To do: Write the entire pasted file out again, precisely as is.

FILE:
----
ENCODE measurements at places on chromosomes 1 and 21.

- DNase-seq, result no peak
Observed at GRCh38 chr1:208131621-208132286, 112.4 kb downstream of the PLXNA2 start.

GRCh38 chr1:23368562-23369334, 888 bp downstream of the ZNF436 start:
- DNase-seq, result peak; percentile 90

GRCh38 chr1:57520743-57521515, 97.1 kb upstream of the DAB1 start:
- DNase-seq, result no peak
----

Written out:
ENCODE measurements at places on chromosomes 1 and 21.

- DNase-seq, result no peak
Observed at GRCh38 chr1:208131621-208132286, 112.4 kb downstream of the PLXNA2 start.

GRCh38 chr1:23368562-23369334, 888 bp downstream of the ZNF436 start:
- DNase-seq, result peak; percentile 90

GRCh38 chr1:57520743-57521515, 97.1 kb upstream of the DAB1 start:
- DNase-seq, result no peak